As much as we love gorgeous small-scale architecture, not all micro-housing is created equal. Over at City Lab, Kriston Capps argues thattiny houses plopped onto huge lots in the middle of nowhere miss the entire point of micro-housing: to provide more options for affordable housing, especially in crowded, expensive cities.

He takes issue with the 650-square-foot prefabricated zeroHouse, the self-sufficient modular home seen above:

The zeroHouse is so modular and low maintenance, in fact, that all you need to own a zeroHouse is—after $350,000—a plot of land. Any kind of land.

Which is, of course, the problem with zeroHouse: Nobody needs micro-housing in places where plots of prairie, mountain, and sea (!) are available in plenty.

The Delta Shelter by Olson Kundig in Mazama, Washington.Image: Courtesy Olson Sunderberg Kundig Allen Architects/Taschen

If you’re determined to live on a sprawling piece of rural land, it’s probably more environmentally friendly to do so in a prefab house that’s designed to function off the grid. “Basically, a tiny house is sort of the suburban or maybe even rural version of a small apartment,” asRyan Mitchell, author of the book Tiny House Living, told Salon.

But trendy tiny dwellings more often come in this form than the variety people more desperately need: the kind that makes urban living affordable for those of us who aren’t oligarchs. “Lovely granny flats, Voltron head-cubes, and stories that tug at the heart-strings are nice, but support for these doesn’t amount to support for real micro-housing—or congregate housing developments, perhaps a better term for urbanist housing solutions,” Capps writes.

What cities need in micro-housing, he argues, is “at least the option to build for a range of buyers and renters, at a range of densities. When tiny-house enthusiasts go on about what are essentially single-family homes, they are confirming the status quo, if shrinking it a little.”

Ultimately, we need both. It’s true that crowded cities—especially those with a high concentration of young professionals who aren’t trying to fit an entire family into a 129-square-foot apartment—need affordable micro-units to alleviate intense pressure on the housing market. It’s perhaps no surprise that we don’t see that many of those designs yet, considering that even in housing-strapped cities like San Francisco,micro-apartments remain controversial. The prospect of allowing developers to pack people into a whole new definition of “cozy” worries some tenants rights advocates and even some psychologists.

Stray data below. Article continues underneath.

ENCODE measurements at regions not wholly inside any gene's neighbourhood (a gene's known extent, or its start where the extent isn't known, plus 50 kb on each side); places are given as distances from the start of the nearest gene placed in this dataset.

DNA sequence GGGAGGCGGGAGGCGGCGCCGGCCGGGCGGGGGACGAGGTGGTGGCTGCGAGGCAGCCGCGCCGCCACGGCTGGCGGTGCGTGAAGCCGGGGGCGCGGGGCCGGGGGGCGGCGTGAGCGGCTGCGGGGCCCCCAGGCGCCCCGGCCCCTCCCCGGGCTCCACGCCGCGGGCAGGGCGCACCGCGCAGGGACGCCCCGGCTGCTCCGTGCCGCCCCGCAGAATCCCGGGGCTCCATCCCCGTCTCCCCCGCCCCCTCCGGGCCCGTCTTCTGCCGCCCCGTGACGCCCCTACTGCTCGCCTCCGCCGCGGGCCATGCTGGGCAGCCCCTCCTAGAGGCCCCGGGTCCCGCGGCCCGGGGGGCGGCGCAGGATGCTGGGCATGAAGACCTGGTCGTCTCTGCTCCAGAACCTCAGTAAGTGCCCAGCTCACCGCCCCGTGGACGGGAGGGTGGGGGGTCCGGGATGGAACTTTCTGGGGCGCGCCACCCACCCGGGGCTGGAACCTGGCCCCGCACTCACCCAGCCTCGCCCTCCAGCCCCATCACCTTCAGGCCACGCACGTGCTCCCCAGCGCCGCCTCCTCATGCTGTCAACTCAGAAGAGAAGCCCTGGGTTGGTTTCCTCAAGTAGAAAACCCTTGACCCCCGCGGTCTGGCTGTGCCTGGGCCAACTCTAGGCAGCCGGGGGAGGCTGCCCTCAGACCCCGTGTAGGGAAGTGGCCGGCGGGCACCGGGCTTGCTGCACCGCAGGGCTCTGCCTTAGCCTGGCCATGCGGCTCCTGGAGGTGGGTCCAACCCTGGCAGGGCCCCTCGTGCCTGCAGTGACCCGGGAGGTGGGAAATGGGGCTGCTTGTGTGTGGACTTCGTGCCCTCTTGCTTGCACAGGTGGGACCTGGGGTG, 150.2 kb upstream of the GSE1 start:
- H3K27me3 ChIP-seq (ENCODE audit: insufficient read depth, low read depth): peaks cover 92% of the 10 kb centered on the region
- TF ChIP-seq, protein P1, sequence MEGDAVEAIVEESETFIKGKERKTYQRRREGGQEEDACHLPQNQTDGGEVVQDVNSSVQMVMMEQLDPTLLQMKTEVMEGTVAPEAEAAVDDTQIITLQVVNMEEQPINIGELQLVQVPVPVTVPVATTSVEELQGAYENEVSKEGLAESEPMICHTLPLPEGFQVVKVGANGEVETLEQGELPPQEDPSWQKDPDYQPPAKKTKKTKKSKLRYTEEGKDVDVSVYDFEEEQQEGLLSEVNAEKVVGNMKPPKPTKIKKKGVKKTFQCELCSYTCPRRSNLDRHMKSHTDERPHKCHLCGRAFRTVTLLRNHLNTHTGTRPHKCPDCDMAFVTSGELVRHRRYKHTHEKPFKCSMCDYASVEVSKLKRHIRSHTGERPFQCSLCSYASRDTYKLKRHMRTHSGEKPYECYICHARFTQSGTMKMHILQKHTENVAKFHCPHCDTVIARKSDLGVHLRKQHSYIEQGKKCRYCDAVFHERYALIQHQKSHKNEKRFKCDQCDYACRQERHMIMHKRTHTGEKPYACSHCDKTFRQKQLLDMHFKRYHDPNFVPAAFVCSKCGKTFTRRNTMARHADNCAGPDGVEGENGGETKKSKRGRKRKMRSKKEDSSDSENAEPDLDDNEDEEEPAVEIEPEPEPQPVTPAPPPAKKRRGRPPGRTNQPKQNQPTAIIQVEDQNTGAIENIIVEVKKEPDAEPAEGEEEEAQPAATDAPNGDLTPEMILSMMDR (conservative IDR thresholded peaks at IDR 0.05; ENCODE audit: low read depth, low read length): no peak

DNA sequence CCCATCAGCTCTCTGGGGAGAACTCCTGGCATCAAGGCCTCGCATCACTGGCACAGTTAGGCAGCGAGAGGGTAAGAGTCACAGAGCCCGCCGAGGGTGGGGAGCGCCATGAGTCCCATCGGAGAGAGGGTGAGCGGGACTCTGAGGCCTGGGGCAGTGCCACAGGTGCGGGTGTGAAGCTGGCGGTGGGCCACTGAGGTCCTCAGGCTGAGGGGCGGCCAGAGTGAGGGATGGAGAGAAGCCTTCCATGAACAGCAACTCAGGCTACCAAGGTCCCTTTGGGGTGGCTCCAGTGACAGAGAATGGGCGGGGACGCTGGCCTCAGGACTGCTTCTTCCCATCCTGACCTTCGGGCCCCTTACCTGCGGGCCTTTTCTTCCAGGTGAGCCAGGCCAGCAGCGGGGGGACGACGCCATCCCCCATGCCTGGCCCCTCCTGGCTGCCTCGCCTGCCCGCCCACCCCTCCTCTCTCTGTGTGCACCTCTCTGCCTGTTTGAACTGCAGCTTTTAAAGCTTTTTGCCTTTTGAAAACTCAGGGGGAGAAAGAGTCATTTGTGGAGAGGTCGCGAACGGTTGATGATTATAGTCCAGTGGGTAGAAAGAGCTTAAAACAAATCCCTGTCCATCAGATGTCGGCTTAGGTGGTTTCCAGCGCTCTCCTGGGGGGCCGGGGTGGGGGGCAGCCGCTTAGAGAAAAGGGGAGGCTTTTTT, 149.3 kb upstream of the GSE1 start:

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Home equity is back | Bedford Hills Real Estate

As home prices rise, homeowners are wasting no time making use of their newfound, or regained, home equity. In fact, while all mortgage originations rose in the third quarter of this year, the biggest gain was in home equity lines of credit (HELOCs).

Originations of these loans, which are often in addition to primary mortgages, jumped over 17 percent for the quarter, according to Inside Mortgage Finance, a mortgage industry publication: $20 billion in new HELOCs, which is the most quarterly volume for the product this year.

Phillip Spears | Digital Vision | Getty Images

At the current rate, lenders could originate more than $67 billion in HELOCs for all of 2014, which would be the most since 2009. Volume is still low by historical standards, but the gain points to not only more home equity available, but more confidence among consumers that they can tap their homes again for much-needed cash. There has, however, been a shift in the borrower mindset.

“It certainly seems like people are doing it a lot more responsibly now,” said Rick Huard, senior vice president of consumer lending product management at TD Bank. “People seem to be much more educated customers and much more responsible.”

They have to be, because on the flip side, lenders aren’t just handing out the loans to anyone with a pulse. During the last housing boom, borrowers extracted trillions of dollars worth of home equity, spending it on luxury goods and vacations, as lenders turned a blind eye to basic safeguards, like the ability to repay the loan or the borrower’s other debt load.

Today, lenders are following more stringent guidelines enforced by federal regulators, and most HELOC borrowers are using the money to improve their homes, adding value to their largest asset, not subtracting it.

A survey of more than one thousand HELOC borrowers by TD bank found many using HELOCs to consolidate other debt, thereby lowering interest rates (29 percent); credit cards can carry interest rates more than four times that of a HELOC. Others used the loans for automobiles (27 percent), emergencies (19 percent) or education expenses (20 percent). Some are refinancing HELOCs they already have.

“People are readdressing or redoing,” said Craig Strent of Maryland-based Apex Home loans. “That has probably resulted in this increase in equity line originations.”